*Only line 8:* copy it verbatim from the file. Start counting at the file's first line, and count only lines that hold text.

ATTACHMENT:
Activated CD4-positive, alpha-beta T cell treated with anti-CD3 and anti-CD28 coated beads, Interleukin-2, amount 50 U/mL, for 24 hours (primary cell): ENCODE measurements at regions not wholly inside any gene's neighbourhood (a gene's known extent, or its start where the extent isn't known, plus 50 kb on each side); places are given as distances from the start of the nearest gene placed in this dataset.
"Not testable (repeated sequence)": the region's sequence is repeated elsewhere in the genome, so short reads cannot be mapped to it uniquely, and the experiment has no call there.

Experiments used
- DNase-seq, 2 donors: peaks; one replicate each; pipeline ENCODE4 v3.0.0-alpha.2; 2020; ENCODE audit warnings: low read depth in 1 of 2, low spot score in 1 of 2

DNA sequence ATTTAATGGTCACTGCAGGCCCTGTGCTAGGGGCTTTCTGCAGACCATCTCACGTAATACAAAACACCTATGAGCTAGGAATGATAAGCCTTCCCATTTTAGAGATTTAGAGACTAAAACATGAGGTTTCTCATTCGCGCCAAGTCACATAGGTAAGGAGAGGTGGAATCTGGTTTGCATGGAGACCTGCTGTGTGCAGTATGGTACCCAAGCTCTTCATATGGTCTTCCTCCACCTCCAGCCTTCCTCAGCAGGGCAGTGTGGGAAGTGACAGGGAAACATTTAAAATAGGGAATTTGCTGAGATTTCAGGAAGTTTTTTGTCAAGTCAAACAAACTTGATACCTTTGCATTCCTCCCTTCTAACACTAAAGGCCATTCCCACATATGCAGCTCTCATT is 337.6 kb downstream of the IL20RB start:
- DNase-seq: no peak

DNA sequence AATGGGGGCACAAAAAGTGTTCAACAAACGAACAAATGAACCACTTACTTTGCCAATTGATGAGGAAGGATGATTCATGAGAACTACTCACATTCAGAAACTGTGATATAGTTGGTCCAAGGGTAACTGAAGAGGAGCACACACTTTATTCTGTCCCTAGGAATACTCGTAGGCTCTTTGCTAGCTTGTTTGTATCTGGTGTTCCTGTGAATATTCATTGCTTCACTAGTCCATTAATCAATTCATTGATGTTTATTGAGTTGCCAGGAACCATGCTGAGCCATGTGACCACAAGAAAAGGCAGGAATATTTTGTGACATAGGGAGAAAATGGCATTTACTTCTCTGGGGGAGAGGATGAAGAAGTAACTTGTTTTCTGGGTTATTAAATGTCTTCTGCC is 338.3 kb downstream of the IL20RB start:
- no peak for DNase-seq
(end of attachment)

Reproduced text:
- no peak for DNase-seq